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Coasts key terms v2

QuestionAnswer
Arches and stacks resulting from marine erosion, an arch is formed when two caves on either side of a headland become connected. When the roof eventually collapses an isolated rock pillar (stack) is formed.
Barrages Dams built across a river estuary, often with movable gates that can be raised to provide protection from flooding caused by high tides or storm surges.
Bars deposit of sand and/or pebbles usually formed parallel to the coiastline, e.g. across a bay or estuary.
Beach nourishment involves sand and/or pebbles being added to a beach to increase its size, thereby affording greater protection from flooding and erosion.
Blowholes narrow funnel-like feature, often an enlarged joint, in a sea cliff. Water from waves breaking at the foot of the cliff can be 'squirted' along the crack to create a small geyser-like fountain at the cliff top.
Cliff steep, often vertical rock face where the land meets the sea, often undercut at high tide level to form a notch.
Coastal system Inter-relationships between components in a coastal environment, often sub-divided into inputs, processes and outputs.
Constructive waves low, spilling waves characterised by a powerful swash and weak backwash and responsible for building up a beach.
Destructive waves High, plunging waves characterised by a weak swash and powerful backwash and responsible for eroding a beach.
Drift-aligned beach Beach deposits (sand and pebbles) that have been transferred along a coastline by longshore drift, often accumulating to form a wide beach at a headland where lateral drift is interrupted.
Dune regeneration Encouraging sand dune stabilisation, often by planting marram grass or building fences.
Emergent coast coastline exhibiting features associated with falling sea levels, e.g. raised beach.
Eustatic change Variations in relative sea level resulting from changes in the amount of liquid water entering the oceans, eg. glacial meltwater pouring into the oceans at the end of an ice age will cause sea levels to rise.
Gabions Wire cages filled with rocks and built-up to protect cliffs or vulnerable structures from erosion or collapse.
Hard engineering Commonly, built structures such as concrete sea walls designed to resist natural processes.
Headlands and bays Often alternating features seen in plan-view at the coast, sually representing hard (headlands) and soft (bays) rock outcrops.
Isostatic change Variations in relative sea level associated with changes in the buoyancy of the land, e.g. at the end of an ice age, as the weight of the ice is removed, the land will start to rise causing relative sea levels to fall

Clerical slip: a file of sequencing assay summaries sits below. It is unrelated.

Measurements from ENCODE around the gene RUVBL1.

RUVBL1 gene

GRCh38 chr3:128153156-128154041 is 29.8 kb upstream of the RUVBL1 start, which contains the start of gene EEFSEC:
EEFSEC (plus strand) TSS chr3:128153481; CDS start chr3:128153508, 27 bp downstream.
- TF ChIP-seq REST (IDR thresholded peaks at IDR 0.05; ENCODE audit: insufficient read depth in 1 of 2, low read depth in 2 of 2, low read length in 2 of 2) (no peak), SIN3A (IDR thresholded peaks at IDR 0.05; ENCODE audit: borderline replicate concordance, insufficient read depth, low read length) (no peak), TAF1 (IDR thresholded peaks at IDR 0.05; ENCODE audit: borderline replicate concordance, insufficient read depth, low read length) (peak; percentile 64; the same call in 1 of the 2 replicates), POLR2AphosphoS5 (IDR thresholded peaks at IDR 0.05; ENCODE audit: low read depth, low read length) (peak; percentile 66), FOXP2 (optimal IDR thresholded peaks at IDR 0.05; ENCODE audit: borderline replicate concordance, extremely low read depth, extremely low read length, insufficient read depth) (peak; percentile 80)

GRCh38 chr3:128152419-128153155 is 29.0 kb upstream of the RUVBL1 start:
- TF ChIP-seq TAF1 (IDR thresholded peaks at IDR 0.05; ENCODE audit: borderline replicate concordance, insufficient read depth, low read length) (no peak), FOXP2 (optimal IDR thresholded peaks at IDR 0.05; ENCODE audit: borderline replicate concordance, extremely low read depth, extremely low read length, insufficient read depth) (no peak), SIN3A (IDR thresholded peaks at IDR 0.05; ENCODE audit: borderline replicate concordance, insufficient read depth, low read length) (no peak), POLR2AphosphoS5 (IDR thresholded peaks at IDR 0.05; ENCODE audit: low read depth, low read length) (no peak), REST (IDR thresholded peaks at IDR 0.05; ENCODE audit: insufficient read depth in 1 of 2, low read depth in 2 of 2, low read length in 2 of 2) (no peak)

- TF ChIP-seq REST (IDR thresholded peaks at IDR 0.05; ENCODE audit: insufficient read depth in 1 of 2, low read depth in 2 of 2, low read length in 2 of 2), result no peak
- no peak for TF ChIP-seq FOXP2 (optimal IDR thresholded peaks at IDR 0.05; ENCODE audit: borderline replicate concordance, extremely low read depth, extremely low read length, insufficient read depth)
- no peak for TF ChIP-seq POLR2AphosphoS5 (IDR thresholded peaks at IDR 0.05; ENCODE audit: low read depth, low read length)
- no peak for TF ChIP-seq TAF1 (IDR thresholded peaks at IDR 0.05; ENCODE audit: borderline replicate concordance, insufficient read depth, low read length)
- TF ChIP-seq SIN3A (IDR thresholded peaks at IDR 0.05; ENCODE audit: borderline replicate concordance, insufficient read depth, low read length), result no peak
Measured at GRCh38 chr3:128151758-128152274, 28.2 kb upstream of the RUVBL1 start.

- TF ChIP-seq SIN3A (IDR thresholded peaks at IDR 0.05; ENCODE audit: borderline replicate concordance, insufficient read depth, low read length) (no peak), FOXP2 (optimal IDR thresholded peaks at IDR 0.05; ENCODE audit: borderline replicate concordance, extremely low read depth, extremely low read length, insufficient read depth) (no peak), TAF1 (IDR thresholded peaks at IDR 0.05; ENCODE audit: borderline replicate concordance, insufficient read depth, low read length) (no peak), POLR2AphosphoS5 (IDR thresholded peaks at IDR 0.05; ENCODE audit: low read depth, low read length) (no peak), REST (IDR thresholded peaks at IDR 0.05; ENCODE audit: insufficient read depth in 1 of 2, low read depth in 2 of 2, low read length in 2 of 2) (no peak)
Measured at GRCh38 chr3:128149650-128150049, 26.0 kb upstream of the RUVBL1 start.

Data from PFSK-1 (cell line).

Longshore drift Lateral transfer of sediment along a stretch of coastline in a series of 'zig-zags' representing repeated cycles of swash and backwash.
Marine erosion Erosion carried out by the sea, including hydraulic action (sheer power of the waves), corrasion (rock fragments being flung at a cliff face), abrasion (sandpaper effect as rock fragments/ pebbles are scraped over bedrock), and solution.
Marine transportation Transportation of sediment by the sea involving traction (rolling on seabed), saltation (bouncing), suspension and solution.
Marsh creation Artifical creation of salt marshes associated with managed retreat, where the sea is allowed to flood a low-lying coastal area previously protected.
Revetements Semi-permeable often wooden structures positioned ona beach to break up the waves as they approach the shore.
Rip-rap piles of large resistant boulders (also known as rock armour) placed at the foot of a cliff or alongside vulnerable structures to break up and absorb wave energy.
Salt marshes Coastal ecosystem formed on mudflats (e.g. in a river estuary) largely comprising of salt-tolerant plants.
Sand dunes deposits of sand transported and shaped by the wind inland from the high tide line.
Sea walls Solid barriers to the sea usually constructed of concrete and positioned on the coast to protect vulnerable land or human developments, such as housing.
Sediment cells Largely self-contained (closed)sediment systems involving the movement of sediment in a cyclic manner.
Soft engineering management approaches that have minimal impacts on the enironment and aim to work with natural processes.
Spits Narrow 'finger' of deposited material (sand and/or pebbles) protruding out to sea from the land. Where a spit joins an island to the mainland, the feature is called a tombolo.
Sub-aerial weathering group of weathering processes operating at the coast but not directly related to marine action e.g. frost shattering in cliffs, action of tree roots.
Submergent coast COastline exhibiting features associated with rising sea levels, e.g. flooded river estuary (ria)
Swash-aligned beach beach deposits (sand and pebbles) accumulated in a bay largely by the action of swash.
Wave-cut platforms bare and gently sloping rocky surface at the foot of a cliff, sometimes covered by pebbles.
Created by: apeploe